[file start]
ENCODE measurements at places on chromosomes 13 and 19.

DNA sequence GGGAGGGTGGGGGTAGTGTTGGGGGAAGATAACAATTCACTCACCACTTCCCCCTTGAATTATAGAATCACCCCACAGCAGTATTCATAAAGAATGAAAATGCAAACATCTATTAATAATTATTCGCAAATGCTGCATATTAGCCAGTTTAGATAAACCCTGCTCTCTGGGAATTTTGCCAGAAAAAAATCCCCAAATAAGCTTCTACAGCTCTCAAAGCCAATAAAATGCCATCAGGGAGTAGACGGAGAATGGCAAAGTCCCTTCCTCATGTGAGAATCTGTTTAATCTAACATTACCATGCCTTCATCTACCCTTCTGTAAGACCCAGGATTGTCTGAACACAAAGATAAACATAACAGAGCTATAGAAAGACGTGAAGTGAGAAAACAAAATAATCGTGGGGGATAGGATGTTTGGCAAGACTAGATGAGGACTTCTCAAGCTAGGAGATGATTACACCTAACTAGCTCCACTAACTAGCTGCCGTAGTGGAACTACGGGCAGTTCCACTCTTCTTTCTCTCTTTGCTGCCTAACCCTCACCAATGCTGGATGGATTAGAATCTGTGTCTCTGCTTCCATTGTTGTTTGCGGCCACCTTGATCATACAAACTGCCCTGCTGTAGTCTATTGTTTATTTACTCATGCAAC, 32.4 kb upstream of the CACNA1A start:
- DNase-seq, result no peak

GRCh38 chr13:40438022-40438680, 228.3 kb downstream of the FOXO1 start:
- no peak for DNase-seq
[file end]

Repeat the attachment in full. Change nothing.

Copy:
ENCODE measurements at places on chromosomes 13 and 19.

DNA sequence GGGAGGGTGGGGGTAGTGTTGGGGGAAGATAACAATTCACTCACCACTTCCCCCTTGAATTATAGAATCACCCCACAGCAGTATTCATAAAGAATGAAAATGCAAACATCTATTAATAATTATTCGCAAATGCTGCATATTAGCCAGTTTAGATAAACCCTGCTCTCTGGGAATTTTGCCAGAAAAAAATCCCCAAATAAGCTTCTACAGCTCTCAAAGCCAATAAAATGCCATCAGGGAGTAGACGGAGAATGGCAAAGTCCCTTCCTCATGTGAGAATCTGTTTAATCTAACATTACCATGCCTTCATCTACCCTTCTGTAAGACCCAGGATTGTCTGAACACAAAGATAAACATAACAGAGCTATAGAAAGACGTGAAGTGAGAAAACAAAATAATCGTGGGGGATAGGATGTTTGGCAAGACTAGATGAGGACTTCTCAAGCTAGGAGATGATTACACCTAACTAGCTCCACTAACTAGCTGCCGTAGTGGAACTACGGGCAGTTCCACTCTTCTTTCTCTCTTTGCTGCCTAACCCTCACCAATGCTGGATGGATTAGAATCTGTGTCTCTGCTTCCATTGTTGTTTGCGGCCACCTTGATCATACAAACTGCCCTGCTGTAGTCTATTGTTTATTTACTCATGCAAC, 32.4 kb upstream of the CACNA1A start:
- DNase-seq, result no peak

GRCh38 chr13:40438022-40438680, 228.3 kb downstream of the FOXO1 start:
- no peak for DNase-seq